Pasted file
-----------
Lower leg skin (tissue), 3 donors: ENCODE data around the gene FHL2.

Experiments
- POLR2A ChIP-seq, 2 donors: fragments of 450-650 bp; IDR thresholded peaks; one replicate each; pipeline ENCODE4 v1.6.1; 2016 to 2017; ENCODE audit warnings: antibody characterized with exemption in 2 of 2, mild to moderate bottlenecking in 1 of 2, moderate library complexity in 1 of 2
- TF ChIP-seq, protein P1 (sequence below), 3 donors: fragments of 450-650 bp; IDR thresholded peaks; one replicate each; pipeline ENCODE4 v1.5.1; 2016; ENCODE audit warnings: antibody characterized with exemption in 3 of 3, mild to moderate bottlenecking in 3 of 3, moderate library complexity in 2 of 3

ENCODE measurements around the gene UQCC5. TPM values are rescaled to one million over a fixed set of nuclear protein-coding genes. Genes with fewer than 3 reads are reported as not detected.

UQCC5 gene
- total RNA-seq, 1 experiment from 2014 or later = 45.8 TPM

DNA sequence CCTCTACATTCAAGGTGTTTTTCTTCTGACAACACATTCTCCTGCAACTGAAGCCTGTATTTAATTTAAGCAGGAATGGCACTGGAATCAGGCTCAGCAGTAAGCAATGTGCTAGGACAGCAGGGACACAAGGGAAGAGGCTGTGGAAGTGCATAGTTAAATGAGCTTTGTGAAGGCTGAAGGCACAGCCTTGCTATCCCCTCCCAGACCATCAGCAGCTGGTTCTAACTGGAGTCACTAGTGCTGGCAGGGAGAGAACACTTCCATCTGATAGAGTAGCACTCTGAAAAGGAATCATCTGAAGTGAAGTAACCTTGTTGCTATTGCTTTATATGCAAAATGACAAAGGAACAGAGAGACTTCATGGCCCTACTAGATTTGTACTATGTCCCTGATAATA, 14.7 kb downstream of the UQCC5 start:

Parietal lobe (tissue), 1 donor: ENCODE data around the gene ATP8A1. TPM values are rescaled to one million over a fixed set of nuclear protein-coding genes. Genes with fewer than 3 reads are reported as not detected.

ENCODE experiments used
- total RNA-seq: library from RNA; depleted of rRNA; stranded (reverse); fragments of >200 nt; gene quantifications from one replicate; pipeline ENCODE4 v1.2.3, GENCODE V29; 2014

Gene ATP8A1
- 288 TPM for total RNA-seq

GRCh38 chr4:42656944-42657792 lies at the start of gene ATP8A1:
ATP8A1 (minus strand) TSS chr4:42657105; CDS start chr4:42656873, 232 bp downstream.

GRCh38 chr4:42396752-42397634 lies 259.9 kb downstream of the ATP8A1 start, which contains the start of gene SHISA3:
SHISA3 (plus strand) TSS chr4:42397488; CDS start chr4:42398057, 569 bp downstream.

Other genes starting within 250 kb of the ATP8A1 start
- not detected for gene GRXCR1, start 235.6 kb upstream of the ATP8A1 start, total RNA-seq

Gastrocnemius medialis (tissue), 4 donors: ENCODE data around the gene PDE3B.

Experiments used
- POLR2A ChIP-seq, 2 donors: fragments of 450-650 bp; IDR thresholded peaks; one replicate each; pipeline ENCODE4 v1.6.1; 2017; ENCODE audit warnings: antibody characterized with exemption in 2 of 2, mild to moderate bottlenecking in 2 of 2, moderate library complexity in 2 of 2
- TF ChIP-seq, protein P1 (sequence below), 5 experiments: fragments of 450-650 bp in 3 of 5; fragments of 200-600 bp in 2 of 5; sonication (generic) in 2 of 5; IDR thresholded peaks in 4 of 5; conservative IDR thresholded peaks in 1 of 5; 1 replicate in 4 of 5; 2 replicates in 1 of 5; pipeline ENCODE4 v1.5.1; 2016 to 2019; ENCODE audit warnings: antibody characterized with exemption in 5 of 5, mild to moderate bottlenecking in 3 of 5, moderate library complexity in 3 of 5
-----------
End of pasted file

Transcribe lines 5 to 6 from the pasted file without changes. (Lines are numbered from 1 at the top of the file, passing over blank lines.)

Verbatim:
ENCODE measurements around the gene UQCC5. TPM values are rescaled to one million over a fixed set of nuclear protein-coding genes. Genes with fewer than 3 reads are reported as not detected.

UQCC5 gene